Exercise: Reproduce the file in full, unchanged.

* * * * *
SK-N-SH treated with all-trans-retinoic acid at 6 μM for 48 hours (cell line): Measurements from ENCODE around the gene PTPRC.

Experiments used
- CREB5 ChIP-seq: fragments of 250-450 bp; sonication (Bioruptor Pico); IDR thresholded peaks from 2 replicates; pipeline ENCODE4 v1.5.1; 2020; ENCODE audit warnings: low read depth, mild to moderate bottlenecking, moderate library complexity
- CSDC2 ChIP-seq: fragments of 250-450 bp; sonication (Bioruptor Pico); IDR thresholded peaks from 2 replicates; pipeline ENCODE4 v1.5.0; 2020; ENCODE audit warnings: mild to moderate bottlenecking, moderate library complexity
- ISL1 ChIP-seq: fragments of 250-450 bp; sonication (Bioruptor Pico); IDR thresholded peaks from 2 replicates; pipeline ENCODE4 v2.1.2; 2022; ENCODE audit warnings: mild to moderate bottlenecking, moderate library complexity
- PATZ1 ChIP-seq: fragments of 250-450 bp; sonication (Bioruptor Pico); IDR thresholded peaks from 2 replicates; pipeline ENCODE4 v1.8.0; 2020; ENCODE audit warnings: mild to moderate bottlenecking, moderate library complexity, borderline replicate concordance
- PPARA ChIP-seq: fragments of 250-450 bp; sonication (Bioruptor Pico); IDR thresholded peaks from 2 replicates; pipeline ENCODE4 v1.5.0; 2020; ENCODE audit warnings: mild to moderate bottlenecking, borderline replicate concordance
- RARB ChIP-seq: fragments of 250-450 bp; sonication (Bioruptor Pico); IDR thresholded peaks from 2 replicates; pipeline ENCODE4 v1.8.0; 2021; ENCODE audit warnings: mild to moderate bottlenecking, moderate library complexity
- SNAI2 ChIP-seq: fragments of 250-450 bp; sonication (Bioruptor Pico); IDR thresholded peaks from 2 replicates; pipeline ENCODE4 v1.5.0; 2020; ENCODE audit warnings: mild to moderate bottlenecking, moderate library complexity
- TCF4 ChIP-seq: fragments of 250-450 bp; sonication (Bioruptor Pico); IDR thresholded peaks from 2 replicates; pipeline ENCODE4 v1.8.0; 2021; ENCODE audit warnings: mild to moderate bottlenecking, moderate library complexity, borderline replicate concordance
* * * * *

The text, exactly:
SK-N-SH treated with all-trans-retinoic acid at 6 μM for 48 hours (cell line): Measurements from ENCODE around the gene PTPRC.

Experiments used
- CREB5 ChIP-seq: fragments of 250-450 bp; sonication (Bioruptor Pico); IDR thresholded peaks from 2 replicates; pipeline ENCODE4 v1.5.1; 2020; ENCODE audit warnings: low read depth, mild to moderate bottlenecking, moderate library complexity
- CSDC2 ChIP-seq: fragments of 250-450 bp; sonication (Bioruptor Pico); IDR thresholded peaks from 2 replicates; pipeline ENCODE4 v1.5.0; 2020; ENCODE audit warnings: mild to moderate bottlenecking, moderate library complexity
- ISL1 ChIP-seq: fragments of 250-450 bp; sonication (Bioruptor Pico); IDR thresholded peaks from 2 replicates; pipeline ENCODE4 v2.1.2; 2022; ENCODE audit warnings: mild to moderate bottlenecking, moderate library complexity
- PATZ1 ChIP-seq: fragments of 250-450 bp; sonication (Bioruptor Pico); IDR thresholded peaks from 2 replicates; pipeline ENCODE4 v1.8.0; 2020; ENCODE audit warnings: mild to moderate bottlenecking, moderate library complexity, borderline replicate concordance
- PPARA ChIP-seq: fragments of 250-450 bp; sonication (Bioruptor Pico); IDR thresholded peaks from 2 replicates; pipeline ENCODE4 v1.5.0; 2020; ENCODE audit warnings: mild to moderate bottlenecking, borderline replicate concordance
- RARB ChIP-seq: fragments of 250-450 bp; sonication (Bioruptor Pico); IDR thresholded peaks from 2 replicates; pipeline ENCODE4 v1.8.0; 2021; ENCODE audit warnings: mild to moderate bottlenecking, moderate library complexity
- SNAI2 ChIP-seq: fragments of 250-450 bp; sonication (Bioruptor Pico); IDR thresholded peaks from 2 replicates; pipeline ENCODE4 v1.5.0; 2020; ENCODE audit warnings: mild to moderate bottlenecking, moderate library complexity
- TCF4 ChIP-seq: fragments of 250-450 bp; sonication (Bioruptor Pico); IDR thresholded peaks from 2 replicates; pipeline ENCODE4 v1.8.0; 2021; ENCODE audit warnings: mild to moderate bottlenecking, moderate library complexity, borderline replicate concordance